What an incredible start to the year. We have seen a whole host of young, female talent from across the world in a month of fast-paced T20 World Cup cricket action.
The final of the ICC U19 Women’s T20 World Cup was set to be a thriller, as England prepared to face India. India beat New Zealand in the first semi-final of the tournament, winning by 8 wickets. They chased New Zealand’s total of 107/9 in 14.2 overs, with Shweta Sehrawat finishing on an impressive 61 not out from 45 balls! England won their semi-final by an incredibly tight margin, winning by just 3 runs after bowling Australia out in the 18th over! It was a true nail-biter until the end!
Both England and India had been strong finalist contenders throughout the tournament, with both sides displaying their skills with both bat and ball consistently. There was no telling who would come out on top to take the inaugural title of “ICC Under 19 Women’s T20 World Cup Winners”.
India won the toss and elected to put England into bat first. England had shown they could perform well under the pressure of any batting scenario, and India decided to test them once again. Within the first over, England lost the wicket of Liberty Heap to Titas Sadhu with a caught and bowled. This emphatic start for India propelled them forwards as wickets fell in relatively quick succession for England. By the 17th over, England were all out for 68, and Titas Sadhu finished her bowling with 2 wickets for 6 runs from 4 overs.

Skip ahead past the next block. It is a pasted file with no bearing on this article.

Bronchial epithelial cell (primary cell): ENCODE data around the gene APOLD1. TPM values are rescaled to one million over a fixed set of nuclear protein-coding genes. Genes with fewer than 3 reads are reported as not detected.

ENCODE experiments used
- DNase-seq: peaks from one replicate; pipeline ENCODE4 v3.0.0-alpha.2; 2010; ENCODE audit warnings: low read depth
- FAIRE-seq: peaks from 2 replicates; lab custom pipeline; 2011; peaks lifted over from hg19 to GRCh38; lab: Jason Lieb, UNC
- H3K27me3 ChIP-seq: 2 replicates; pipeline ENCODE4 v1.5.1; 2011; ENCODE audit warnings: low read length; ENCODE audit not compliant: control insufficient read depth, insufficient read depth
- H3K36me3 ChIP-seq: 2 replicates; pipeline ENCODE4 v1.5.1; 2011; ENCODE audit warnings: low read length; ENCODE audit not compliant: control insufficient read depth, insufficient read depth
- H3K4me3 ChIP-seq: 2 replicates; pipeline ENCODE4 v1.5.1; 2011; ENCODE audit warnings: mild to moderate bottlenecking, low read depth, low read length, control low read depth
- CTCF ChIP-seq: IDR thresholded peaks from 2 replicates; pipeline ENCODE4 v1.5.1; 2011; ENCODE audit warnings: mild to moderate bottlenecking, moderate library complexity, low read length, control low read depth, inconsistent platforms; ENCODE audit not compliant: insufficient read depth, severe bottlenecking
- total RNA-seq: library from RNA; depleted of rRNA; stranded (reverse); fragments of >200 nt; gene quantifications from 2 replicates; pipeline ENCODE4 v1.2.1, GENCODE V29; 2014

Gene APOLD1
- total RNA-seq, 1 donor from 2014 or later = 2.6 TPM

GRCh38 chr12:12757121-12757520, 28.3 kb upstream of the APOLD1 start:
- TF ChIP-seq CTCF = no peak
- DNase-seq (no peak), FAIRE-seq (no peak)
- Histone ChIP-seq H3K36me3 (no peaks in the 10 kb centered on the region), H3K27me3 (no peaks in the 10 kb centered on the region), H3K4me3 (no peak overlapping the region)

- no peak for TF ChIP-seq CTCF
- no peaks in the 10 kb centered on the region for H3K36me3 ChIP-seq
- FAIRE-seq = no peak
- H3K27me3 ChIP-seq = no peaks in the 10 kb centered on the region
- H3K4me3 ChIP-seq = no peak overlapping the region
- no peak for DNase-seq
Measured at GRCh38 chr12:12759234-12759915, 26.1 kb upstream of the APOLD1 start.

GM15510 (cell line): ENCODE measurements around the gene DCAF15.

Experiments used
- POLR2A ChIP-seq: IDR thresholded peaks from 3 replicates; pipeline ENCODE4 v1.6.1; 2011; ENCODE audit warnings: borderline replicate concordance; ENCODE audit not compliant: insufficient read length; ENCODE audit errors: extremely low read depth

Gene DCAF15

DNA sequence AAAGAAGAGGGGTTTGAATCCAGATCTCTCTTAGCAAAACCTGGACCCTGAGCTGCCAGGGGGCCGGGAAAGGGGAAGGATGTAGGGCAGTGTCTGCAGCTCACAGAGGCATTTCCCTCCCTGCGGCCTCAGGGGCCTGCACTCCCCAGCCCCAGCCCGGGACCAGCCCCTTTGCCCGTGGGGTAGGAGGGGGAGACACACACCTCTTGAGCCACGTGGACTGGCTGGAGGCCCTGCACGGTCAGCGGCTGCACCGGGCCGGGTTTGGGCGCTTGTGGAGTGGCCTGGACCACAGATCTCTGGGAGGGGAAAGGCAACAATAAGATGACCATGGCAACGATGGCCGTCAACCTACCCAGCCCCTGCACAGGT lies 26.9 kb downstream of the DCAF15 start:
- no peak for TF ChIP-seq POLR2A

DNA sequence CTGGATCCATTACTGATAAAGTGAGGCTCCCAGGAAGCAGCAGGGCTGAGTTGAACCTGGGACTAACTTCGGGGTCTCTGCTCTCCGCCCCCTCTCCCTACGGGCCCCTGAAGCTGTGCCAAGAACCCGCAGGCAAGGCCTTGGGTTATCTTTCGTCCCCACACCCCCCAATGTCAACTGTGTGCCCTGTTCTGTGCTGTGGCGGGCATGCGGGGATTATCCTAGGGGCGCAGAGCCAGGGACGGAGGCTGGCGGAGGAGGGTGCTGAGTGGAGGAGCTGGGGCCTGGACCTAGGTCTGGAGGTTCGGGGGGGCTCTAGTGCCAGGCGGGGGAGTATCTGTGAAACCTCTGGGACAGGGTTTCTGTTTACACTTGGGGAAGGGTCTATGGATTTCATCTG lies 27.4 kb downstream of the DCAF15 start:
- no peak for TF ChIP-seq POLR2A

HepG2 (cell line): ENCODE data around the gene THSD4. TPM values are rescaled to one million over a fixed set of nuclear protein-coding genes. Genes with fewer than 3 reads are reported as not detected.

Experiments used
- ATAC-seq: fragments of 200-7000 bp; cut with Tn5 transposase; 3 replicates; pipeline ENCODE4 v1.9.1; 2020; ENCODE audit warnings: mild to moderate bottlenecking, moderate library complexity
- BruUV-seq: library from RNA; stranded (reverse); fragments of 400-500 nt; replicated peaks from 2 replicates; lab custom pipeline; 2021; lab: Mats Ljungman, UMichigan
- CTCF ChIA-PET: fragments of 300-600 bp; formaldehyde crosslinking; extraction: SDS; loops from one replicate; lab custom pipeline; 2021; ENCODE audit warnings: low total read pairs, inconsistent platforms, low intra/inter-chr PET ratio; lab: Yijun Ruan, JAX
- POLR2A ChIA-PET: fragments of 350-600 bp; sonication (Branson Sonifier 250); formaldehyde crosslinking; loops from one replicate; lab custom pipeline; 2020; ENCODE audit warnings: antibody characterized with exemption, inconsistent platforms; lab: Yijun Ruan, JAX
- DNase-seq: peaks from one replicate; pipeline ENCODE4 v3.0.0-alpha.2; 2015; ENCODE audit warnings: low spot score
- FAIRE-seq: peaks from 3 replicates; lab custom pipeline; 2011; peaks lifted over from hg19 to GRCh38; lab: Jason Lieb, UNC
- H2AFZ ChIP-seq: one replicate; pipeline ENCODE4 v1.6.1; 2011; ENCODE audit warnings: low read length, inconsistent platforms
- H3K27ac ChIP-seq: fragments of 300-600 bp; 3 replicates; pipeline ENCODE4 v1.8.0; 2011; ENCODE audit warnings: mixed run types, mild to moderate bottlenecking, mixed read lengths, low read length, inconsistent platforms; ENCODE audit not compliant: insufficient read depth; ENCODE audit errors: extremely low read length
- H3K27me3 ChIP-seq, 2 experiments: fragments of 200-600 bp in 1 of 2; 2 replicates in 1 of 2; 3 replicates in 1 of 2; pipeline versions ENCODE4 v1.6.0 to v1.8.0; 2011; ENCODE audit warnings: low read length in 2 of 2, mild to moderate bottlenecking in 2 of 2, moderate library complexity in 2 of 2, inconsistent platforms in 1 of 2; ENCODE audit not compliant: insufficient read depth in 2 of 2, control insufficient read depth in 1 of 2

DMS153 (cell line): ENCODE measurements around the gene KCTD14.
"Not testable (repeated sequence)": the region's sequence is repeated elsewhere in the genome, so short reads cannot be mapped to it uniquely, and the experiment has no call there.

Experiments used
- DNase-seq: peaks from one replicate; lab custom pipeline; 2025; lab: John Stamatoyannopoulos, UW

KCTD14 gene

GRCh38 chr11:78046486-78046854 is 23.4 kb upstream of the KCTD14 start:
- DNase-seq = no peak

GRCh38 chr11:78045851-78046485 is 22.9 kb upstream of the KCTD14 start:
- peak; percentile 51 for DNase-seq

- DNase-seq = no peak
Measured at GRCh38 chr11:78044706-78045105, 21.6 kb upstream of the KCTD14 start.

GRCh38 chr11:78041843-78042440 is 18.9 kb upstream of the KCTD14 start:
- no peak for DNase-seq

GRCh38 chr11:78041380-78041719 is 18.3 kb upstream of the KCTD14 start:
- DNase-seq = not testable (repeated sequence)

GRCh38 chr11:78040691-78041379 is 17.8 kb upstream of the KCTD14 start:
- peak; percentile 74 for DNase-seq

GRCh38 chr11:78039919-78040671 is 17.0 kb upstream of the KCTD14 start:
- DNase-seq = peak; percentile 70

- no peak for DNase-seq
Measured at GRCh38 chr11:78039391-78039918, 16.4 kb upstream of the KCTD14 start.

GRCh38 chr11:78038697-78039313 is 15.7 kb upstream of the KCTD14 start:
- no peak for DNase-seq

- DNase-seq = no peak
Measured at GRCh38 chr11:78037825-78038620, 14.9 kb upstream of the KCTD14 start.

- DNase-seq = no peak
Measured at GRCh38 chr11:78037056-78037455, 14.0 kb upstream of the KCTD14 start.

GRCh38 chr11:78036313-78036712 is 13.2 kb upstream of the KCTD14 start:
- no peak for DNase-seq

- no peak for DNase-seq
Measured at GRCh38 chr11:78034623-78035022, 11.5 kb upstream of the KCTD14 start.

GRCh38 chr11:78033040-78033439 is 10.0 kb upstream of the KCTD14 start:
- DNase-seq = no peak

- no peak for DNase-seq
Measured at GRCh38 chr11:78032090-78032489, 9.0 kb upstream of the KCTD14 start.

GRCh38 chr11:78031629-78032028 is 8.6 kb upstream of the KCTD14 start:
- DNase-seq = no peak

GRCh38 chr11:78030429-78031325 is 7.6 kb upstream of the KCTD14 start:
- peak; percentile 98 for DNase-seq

With England defending a low score, and India’s known prowess with the bat, it was guaranteed to be an ‘edge-of-your-seat’ second innings. England found the first breakthrough in India’s batting order in the third over, with Hannah Baker taking a brilliant catch to dismiss Shweta Sehrawat (5). By the start of the 13th over, India had reached 66/3, with India’s Shafalia Verma (15) and G Trisha (24) losing their wickets. The last ball of the 13th over saw Soumya Tiari hit the winning run after a misfield. There was pure elation for India as they became the first winners of the tournament.
Whilst of course there can only be one winner in these tournaments, all countries involved can hold their heads high in the knowledge that they are propelling the future of women’s cricket forward by leaps and bounds.